As the prevalence and volume of sequence data in the life sciences has grown exponentially, the question of how to address benefit-sharing from this so-called digital sequence information (DSI) has arisen. In a landmark agreement for conservation, the Global Biodiversity Framework, also put a process on the development of a new multilateral mechanism for benefit-sharing under the Convention on Biological Diversity (CBD) into motion. Because the research community is the main provider and user of sequence data, it is crucial that their voices and hand-on experiences are heard as policy is developed. The German Federal Ministry of Education and Research (BMBF) has funded an interdisciplinary project called “Wissenschaftsbasierte Lösungsansätze für Digitale Sequenzinformation (DSI) (WiLDSI)” or, in English, “Science-based approaches for digital sequence information”.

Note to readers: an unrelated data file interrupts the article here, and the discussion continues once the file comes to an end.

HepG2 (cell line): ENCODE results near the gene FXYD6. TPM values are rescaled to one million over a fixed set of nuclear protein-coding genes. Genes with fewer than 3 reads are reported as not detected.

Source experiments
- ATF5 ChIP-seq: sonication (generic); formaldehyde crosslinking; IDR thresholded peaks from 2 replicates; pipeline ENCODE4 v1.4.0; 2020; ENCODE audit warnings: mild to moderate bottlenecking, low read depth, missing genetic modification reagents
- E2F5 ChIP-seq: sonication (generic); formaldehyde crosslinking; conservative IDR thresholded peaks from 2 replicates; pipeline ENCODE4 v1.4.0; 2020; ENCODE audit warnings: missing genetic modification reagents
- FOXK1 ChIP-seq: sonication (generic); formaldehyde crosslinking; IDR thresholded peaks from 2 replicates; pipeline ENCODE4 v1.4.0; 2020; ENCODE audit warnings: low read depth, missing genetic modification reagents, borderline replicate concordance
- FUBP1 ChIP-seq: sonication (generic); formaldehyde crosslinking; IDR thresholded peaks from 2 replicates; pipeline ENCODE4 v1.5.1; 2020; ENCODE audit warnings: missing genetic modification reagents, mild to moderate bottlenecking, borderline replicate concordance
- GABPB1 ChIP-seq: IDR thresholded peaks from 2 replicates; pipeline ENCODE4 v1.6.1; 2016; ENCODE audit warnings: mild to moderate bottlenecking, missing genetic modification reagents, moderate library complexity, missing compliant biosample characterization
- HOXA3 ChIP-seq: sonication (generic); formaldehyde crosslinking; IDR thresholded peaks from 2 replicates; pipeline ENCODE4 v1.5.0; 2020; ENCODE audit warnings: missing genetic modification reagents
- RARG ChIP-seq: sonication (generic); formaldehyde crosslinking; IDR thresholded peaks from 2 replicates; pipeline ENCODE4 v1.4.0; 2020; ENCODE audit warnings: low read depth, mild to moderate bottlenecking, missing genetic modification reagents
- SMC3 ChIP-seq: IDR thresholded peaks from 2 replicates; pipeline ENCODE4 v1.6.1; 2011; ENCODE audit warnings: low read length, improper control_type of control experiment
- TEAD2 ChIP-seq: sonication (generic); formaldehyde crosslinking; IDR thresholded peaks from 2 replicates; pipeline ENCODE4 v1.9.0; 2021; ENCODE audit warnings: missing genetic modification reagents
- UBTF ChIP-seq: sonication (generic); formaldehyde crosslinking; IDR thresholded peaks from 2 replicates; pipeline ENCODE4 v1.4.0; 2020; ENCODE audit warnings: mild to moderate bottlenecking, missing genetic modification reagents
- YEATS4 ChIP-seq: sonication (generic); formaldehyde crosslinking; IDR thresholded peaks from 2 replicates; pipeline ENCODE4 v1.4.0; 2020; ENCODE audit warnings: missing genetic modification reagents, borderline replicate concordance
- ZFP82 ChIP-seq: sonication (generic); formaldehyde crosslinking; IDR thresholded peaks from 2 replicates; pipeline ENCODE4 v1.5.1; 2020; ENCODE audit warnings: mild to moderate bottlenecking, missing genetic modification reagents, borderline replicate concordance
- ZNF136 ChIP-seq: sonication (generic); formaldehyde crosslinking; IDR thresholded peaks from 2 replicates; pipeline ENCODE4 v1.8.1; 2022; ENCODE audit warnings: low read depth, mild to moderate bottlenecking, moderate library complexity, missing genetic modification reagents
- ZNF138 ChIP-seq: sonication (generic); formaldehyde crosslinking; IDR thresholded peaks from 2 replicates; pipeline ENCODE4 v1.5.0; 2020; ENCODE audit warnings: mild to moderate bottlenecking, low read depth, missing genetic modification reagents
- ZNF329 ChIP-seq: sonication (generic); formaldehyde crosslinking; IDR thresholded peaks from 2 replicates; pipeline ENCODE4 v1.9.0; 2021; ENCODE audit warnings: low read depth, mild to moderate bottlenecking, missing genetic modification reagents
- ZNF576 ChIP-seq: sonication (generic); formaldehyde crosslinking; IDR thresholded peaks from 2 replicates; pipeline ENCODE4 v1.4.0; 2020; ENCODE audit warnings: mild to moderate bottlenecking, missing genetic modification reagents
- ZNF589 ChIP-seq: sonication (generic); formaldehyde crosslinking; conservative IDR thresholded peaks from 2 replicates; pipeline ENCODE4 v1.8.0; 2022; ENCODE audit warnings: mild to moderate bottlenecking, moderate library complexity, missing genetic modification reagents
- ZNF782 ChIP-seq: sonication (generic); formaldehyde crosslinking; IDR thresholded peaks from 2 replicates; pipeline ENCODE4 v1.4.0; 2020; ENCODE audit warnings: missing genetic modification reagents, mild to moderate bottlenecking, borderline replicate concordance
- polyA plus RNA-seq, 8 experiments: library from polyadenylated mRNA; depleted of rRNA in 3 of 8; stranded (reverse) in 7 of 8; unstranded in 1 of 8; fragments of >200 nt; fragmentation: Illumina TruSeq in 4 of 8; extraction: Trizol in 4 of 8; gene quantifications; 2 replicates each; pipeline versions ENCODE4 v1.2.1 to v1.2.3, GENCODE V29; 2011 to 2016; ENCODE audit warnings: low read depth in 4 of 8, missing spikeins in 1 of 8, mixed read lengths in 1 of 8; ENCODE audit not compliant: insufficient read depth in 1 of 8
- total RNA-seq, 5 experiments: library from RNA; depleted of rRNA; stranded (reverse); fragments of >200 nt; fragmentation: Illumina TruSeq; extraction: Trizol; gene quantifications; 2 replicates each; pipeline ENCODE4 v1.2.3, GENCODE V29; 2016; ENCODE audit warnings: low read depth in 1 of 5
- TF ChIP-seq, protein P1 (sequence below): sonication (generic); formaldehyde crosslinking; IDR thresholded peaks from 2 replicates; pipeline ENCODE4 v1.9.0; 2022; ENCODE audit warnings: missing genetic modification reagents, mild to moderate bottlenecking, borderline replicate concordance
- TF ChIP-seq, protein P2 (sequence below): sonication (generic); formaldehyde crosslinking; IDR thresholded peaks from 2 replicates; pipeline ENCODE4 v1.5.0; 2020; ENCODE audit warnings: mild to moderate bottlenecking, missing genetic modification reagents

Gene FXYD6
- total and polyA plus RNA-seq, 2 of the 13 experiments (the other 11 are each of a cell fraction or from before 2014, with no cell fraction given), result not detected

In the first project from 2019-2020, we identified policy approaches that protect the sequencing community’s tradition of open sharing, support global research innovation, and ensure fair, sustainable benefit sharing for the countries of origin. The full report is available here.
In a second project from 2021-2023, our work on DSI continues. In particular, the DSI Scientific Network continues to grow and bring an international perspective on DSI benefit-sharing issues.
This project has received funding from the Federal Ministry of Education and Research (Bundesministerium für Bildung und Forschung) under grant agreement No 031B0862 and